The final design was based on that of the Mackensen class (1917) which had been planned at the end of the First World War, and as completed the Scharnhorst class heralded the return of Germany as a respectable sea power – even though small in numbers. They were first-class ships and good all-rounders – adequately armed, well armoured, good seaboats and very fast for their size. Again, as with Deutschland, weight was saved by extensive use of electric welding and put into extra armour and high-pressure machinery. Note the elevation (45°) of the 11 in gun.
Classed as battlecruisers they had retained an 11 in armament, but protection was very much on a battleship scale (14in) and speeds of 31 knots were planned. Provision for another ship (Scharnhorst) was made during the same year, and they became the Scharnhorst class. As displacement restrictions were still in force, the released figure gave 26,000 tons, but in reality they were 31,800 tons normal and 38,000 tons deep.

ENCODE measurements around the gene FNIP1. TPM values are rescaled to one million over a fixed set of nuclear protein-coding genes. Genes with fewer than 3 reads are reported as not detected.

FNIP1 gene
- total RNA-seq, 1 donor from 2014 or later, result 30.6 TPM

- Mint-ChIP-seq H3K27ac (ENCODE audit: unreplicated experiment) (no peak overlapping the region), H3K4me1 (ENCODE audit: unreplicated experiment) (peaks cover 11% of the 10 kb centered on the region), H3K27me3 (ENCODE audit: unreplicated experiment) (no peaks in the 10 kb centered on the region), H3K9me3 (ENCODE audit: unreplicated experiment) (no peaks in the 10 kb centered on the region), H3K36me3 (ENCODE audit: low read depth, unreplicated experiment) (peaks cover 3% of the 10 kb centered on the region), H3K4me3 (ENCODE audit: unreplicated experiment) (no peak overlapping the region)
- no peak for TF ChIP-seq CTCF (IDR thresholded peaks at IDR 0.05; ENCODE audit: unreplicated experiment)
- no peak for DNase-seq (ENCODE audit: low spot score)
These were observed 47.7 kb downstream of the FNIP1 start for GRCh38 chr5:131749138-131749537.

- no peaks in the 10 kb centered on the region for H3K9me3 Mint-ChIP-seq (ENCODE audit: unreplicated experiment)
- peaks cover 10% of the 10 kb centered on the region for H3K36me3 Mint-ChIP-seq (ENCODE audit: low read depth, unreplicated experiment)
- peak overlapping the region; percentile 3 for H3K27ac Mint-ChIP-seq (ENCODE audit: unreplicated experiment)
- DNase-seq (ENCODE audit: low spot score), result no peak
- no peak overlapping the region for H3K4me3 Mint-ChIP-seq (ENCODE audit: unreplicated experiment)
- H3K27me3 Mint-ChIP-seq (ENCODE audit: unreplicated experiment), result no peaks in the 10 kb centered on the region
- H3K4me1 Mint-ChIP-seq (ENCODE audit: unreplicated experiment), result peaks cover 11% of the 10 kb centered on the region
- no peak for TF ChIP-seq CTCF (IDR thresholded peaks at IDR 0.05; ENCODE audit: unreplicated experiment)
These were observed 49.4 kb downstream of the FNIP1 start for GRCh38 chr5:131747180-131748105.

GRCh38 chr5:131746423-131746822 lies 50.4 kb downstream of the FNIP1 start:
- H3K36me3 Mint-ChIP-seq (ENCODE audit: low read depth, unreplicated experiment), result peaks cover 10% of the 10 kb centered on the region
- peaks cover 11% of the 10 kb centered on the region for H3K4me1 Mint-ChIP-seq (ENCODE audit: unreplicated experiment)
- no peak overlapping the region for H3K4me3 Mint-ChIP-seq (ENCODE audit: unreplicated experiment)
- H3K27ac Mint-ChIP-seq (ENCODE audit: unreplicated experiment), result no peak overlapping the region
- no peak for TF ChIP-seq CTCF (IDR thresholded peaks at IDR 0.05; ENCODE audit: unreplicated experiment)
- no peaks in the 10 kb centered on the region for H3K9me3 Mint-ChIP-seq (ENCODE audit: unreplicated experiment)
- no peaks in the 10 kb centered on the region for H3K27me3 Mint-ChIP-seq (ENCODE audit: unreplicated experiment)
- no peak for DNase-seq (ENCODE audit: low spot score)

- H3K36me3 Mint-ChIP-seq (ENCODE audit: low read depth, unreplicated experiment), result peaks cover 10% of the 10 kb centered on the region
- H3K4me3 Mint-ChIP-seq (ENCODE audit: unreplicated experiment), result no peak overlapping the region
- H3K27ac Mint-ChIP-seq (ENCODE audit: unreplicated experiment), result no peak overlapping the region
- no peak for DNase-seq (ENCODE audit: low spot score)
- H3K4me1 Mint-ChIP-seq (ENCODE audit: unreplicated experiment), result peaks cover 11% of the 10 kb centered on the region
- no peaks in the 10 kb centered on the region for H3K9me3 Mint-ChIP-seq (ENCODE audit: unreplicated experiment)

The straight stem was to prove inadequate, and in a seaway both vessels shipped hundreds of tons of water over the forecastle. Shortly after trials, however. Gneisenau was fitted with a new bow (Scharnhorst received hers in 1939) which, although it proved to be better, still left them wet ships forward.
These warships were often criticized for being under-gunned, but the 11 in 54 calibre piece was a first-class weapon capable of piercing all but the thickest armour. By 1941, however, plans were afoot to convert them to 15 in gunned ships. After being damaged by bombs in February 1942, it was decided to fit Gneisenau with six 15 in guns while making good the damage. Photographs were taken by reconnaissance aircraft showing her without turrets and minus her bow (with a view to lengthening the ship).